OMB, CISA release a trifecta of cyber guidance

OMB released the final vulnerability disclosure policy (VDP) and DHS published the related binding operational directive and implementation guidance so agencies...

The Office of Management and Budget and the Department of Homeland Security’s Cybersecurity and Infrastructure Security Agency dropped a trifecta of guidance today that will keep chief information security officers busy for the next year.

OMB released the final vulnerability disclosure policy detailing the overarching approach agencies should take to address new and long-standing cyber vulnerabilities.

At the same time, CISA published the VDP binding operational directive and implementation guidance giving CISOs a series of deadlines and questions to consider as they are setting up their VDP and bug bounty programs.

“Federal agencies are currently incorporating two types of coordinated vulnerability disclosure (CVD) programs into their security efforts: Vulnerability disclosure policies (VDPs) and bug bounties,” said Russ Vought, OMB director, in the memo to agency leaders. “VDPs establish processes for the identification, management, and remediation of security vulnerabilities uncovered by security researchers. They are among the most effective methods for obtaining new insights regarding security vulnerability information and provide high return on investment. They also provide protection for those who uncover these vulnerabilities by differentiating between good-faith security research and unacceptable means of gathering security information.”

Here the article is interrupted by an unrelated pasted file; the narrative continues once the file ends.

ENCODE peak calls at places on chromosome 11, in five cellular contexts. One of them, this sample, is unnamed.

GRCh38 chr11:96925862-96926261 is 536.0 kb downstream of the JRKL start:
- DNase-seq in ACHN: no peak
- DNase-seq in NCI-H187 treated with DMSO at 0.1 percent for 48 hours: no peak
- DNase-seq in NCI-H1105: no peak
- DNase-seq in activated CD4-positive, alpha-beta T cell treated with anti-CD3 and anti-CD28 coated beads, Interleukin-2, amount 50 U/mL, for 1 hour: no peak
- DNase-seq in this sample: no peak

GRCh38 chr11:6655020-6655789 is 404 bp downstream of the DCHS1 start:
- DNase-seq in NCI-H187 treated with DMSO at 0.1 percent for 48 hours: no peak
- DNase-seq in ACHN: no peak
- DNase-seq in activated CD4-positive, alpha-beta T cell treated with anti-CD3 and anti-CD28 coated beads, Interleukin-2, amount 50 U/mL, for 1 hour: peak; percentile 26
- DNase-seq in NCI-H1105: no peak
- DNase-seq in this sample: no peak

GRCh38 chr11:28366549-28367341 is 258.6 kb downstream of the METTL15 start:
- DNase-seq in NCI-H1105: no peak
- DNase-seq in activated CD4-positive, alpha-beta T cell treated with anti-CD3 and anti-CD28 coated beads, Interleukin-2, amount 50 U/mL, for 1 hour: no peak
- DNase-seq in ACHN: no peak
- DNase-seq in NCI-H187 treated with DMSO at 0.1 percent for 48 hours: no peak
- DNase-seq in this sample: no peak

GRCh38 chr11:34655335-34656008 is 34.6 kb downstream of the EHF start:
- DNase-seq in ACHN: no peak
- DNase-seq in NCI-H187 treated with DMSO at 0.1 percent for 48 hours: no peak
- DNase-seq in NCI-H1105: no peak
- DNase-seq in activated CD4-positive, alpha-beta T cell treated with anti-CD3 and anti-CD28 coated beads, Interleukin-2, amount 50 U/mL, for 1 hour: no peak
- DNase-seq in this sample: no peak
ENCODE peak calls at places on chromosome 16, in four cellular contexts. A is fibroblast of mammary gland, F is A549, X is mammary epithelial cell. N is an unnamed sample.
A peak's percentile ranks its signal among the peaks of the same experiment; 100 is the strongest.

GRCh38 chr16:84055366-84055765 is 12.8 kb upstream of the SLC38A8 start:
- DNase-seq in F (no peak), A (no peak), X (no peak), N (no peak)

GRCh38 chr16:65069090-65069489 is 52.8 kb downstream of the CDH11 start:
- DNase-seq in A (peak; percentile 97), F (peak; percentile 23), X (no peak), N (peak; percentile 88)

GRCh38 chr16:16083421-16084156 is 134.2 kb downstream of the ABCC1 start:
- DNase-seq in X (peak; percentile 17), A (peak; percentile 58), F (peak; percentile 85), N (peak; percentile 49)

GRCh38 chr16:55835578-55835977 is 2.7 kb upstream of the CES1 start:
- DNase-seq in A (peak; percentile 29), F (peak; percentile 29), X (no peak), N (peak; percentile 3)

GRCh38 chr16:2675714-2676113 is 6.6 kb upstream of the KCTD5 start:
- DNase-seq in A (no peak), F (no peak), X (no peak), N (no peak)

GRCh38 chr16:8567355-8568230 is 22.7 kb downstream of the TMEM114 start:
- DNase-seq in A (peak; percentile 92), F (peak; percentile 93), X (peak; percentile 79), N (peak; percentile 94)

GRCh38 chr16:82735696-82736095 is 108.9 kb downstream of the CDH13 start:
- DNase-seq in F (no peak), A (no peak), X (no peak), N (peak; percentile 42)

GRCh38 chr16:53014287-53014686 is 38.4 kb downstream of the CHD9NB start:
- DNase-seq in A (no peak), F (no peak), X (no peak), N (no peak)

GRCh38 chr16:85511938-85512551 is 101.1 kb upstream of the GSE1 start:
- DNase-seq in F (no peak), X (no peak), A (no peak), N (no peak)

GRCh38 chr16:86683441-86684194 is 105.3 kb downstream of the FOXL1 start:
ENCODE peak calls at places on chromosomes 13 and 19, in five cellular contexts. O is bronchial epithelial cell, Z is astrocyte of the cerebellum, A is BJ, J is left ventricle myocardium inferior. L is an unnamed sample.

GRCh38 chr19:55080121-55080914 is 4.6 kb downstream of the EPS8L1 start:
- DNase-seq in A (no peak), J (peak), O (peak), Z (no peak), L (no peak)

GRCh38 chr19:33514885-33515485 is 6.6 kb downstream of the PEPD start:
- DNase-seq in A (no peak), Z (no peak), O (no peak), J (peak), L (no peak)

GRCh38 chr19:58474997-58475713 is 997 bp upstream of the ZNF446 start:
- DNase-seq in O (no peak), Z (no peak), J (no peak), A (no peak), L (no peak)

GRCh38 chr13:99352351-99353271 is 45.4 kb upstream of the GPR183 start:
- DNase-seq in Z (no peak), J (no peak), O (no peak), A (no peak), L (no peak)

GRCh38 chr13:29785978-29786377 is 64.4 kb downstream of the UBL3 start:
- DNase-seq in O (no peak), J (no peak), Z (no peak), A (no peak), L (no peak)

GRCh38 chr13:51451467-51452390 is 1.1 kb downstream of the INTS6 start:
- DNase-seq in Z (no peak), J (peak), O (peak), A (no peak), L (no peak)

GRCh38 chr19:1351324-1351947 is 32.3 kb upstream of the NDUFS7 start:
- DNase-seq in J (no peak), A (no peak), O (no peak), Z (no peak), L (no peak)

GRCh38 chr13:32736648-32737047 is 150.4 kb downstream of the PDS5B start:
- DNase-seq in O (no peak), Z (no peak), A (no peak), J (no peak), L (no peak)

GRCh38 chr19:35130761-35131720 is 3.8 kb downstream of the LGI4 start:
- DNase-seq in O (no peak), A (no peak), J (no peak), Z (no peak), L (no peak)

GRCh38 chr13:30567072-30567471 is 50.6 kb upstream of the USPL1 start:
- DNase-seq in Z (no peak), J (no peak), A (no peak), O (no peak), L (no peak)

Bug bounties, meanwhile, are different than VDPs because they offer compensation based on established parameters to security researchers who report the vulnerabilities they find.

“While several organizations in the federal government have used bug bounty programs effectively, each agency should carefully weigh the cost, organizational competence and maturity required for a strong and sustainable program,” Vought wrote.

DoD  was first to search for bugs

The VDP and bug bounty initiatives grew out of several successful efforts across the Defense Department, the Census Bureau and other agencies as a way to find and mitigate vulnerabilities using a group of trusted “white-hat” hackers.

“VDPs are a good security practice and have quickly become industry-standard. Even in government, others have harnessed the benefits of working with security researchers before,” said Bryan Ware, the assistant director for cybersecurity at CISA, wrote in a blog post. “More recently, we released guidance to election administrators for setting up their own VDPs (something that community is starting to do). At CISA, we believe that better security of government computer systems can only be realized when the people are given the opportunity to help.”

The policy, BOD and implementation guidance are the first steps for agencies to take advantage of these tools in a standardized way. DoD kicked off the first bug bounty effort in government in 2016 and the approach and use of these tools have been ad hoc over the last almost five years.

Starting with the policy, OMB said a VDP should address five areas, including a clear reporting mechanism, timely feedback and ensuring system owners know about problems found within 48 hours.

Source: CISA VDP Implementation plan.

CISA build on that part of the policy in the BOD and implementation guidance.

In the directive, CISA directs agencies to issue a VDP policy by March 1, within 180 days, that addresses nine items, including the specific systems that are in scope, the types of testing allowed and where the report should be sent.

The implementation guidance breaks down the policy further.